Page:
IN 2005 Chelsea Football Club will celebrate its centenary, but this summer has been its year zero, according to the latest extravagant signing of the Roman Abramovich revolution.
Hernan Crespo was unveiled at Stamford Bridge yesterday with a scoring record - 115 goals in 197 games in Italian football - as luxuriant as his distinctively coiffured hair, and offered these colourful words of explanation. "Here there is everything to win. The prestige will come. The history can be written. This is the challenge that I put upon myself."
It was marvellous, theatrical stuff - as much conquistador as calcio from the 28-year-old Argentinian, who swore to help Chelsea break the hegemony of Manchester United and Arsenal in England and the Italian-Spanish axis in European competition.
His manager, Claudio Ranieri, was not to be outdone, claiming Crespo would have the same effect on the Premiership as Ruud Van Nistelrooy and Thierry Henry had for Manchester United and Arsenal, repectively. "I am happy with these words," smiled Crespo, whose own favourite players, he said, were Marco van Basten and, of English strikers, Gary Lineker.
Crespo's £16.8m sale now takes his total in the transfer market to more than £70m after moves between Parma, Lazio and Internazionale, including, of course, a then world record £37m when he moved to the Roman club. His signature also takes the spending at the Bridge to £94.6m in 60 or so days.
It will breach the £100m mark with the signing of the reserve goalkeeper Neil Sullivan and, more significantly, the probable arrival of Claude Makelele, the powerfully impressive Real Madrid midfielder who will provide the shield to accompany Crespo's broadsword and Adrian Mutu's rapier.
When asked about the Frenchman's £9m-plus move, Ranieri, in a rare departure from club policy not to discuss transfers, said: "We are talking". He added: "In two days, you know everything." Two days - or more specifically, tomorrow night - marks the closure of the transfer window, which Abramovich has so munificently flung open since his £150m takeover in a fashion that Crespo said had "surprised the world", never mind Serie A.
The engaging Argentinian freely admitted that despite the grand sweep of his words, his arrival had everything to do with hard cash. How long had it taken him to decide? "Not too long because the two clubs had made an agreement," Crespo said. He also denied there had been a falling-out at Inter, where Christian Vieiri, a Chelsea target before him, has raged at allowing his strike partner to leave.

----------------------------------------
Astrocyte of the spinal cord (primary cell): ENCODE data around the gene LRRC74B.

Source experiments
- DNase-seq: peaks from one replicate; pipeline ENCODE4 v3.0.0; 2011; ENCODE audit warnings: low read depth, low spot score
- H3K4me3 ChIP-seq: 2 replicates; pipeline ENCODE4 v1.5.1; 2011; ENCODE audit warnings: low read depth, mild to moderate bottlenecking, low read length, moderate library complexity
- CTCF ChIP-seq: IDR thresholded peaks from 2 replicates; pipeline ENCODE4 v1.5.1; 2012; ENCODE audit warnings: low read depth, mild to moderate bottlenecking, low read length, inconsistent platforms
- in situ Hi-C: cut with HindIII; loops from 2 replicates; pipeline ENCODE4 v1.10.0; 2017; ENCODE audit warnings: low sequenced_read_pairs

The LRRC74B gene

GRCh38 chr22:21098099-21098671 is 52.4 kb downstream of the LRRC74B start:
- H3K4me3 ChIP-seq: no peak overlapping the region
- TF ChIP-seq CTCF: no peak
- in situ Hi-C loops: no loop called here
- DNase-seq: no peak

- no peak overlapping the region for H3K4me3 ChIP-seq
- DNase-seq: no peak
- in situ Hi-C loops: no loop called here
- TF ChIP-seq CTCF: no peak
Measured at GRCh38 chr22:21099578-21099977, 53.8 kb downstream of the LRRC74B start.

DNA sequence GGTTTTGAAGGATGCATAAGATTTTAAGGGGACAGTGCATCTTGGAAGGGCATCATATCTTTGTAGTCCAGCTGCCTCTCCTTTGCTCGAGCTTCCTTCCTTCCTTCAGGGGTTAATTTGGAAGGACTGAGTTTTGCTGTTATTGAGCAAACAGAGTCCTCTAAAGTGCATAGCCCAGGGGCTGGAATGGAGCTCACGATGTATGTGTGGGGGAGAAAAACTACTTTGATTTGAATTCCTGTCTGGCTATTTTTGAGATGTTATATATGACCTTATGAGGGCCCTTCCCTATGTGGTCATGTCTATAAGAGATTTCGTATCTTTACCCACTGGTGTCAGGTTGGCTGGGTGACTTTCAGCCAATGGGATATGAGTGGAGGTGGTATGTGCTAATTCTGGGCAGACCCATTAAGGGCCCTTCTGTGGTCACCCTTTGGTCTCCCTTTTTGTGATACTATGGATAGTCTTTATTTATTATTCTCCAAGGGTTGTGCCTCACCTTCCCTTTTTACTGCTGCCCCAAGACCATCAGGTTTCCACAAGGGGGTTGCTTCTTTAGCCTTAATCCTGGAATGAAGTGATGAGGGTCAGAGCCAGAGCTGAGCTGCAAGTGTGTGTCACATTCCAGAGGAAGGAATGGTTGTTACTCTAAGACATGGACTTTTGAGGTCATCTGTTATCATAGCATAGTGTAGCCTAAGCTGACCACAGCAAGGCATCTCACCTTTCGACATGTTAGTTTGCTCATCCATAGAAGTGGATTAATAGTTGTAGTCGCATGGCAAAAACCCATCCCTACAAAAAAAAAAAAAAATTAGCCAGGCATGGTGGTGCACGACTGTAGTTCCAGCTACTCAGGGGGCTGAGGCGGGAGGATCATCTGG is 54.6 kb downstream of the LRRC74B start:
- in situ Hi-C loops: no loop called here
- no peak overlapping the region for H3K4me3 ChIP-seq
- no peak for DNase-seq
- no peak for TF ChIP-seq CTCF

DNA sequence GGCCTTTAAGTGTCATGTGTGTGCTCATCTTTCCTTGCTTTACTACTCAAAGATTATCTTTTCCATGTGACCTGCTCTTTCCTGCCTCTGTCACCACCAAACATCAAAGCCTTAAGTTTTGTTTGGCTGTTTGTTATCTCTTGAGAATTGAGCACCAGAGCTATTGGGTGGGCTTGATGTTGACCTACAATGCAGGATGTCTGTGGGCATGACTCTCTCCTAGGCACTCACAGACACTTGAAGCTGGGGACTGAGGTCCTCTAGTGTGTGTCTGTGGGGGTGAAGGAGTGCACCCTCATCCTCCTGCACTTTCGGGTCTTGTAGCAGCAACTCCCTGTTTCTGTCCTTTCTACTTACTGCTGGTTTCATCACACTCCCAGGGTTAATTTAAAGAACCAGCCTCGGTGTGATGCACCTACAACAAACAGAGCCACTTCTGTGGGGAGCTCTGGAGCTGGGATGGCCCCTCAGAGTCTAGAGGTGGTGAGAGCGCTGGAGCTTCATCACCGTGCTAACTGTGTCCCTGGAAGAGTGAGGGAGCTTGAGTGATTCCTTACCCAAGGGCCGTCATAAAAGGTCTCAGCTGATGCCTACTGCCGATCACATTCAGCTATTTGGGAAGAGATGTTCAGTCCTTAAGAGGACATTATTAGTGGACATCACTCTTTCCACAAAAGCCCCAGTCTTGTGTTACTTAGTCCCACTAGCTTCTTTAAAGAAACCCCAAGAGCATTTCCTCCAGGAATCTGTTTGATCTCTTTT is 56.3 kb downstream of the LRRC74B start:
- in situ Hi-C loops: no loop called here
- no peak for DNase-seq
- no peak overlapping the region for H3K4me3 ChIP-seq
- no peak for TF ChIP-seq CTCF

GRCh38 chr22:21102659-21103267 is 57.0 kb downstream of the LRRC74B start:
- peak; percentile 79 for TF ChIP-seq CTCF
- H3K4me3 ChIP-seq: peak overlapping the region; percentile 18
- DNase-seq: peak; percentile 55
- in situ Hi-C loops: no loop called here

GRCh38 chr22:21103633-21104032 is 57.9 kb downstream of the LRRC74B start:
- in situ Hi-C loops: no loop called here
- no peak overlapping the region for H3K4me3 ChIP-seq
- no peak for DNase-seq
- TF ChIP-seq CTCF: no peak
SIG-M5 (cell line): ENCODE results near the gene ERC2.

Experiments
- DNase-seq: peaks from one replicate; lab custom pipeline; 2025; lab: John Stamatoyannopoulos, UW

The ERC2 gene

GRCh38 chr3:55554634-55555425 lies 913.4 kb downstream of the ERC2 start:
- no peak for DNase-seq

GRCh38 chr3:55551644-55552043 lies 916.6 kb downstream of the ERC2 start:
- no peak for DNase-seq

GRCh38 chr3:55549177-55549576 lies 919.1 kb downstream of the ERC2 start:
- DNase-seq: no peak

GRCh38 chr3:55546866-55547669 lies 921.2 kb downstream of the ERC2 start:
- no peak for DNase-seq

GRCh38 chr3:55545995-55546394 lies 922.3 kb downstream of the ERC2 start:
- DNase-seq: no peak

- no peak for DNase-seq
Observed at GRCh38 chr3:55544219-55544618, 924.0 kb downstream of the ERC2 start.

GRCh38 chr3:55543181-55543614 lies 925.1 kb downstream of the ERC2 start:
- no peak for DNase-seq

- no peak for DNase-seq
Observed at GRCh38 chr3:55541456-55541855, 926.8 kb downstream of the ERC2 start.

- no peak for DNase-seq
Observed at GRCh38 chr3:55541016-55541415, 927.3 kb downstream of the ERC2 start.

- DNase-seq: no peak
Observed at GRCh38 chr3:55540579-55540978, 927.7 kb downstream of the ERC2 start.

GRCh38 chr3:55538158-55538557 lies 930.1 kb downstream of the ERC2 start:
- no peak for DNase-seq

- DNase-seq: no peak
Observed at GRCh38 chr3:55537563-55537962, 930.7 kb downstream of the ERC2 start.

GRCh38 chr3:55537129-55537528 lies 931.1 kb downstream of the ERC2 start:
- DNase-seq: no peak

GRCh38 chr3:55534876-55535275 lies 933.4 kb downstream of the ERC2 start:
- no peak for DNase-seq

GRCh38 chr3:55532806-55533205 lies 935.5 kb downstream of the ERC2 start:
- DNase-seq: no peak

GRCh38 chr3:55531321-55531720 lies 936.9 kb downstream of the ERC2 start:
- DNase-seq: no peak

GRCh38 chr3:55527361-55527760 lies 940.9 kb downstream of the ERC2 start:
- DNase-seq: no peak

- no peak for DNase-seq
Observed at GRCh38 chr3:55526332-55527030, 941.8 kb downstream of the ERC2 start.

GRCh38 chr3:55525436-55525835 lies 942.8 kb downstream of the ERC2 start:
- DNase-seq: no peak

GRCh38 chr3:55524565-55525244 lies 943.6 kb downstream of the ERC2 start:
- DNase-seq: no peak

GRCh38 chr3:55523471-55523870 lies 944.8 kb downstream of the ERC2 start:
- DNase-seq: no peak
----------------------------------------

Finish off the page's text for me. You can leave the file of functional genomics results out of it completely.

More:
The "economic crisis" in Italian football had meant that his move was "simple", he said. It also offered an opportunity to British teams who, he claimed, were not "so far behind Italian football".
"Three years ago there were no Italian teams in the quarter-final of any European competition," he said when asked about last season's Italian domination of the Champions' League. "So it is all relative."
Chelsea can now be challengers, he was sure. "Real Madrid, Juventus and Inter have been building their history for a long time. Now we'll try and write our history for the future," Crespo explained. "To get to that stage, you need a lot of quality and a little bit of luck. Hopefully we'll have a bit of luck because I'm convinced we have the quality."
Crespo will unite with his international and former club team-mate Juan Sebastian Veron, who had advised him to accept the move.
Crespo, who will go straight into the Chelsea squad for today's Premiership match against Blackburn Rovers, added: "It's all about the growth of the team - and if we achieve union in the team, we'll go far. I'm a very positive and optimistic person and I'm convinced things will go in the best possible way. I'll do everything I can to make sure they do."Reuse content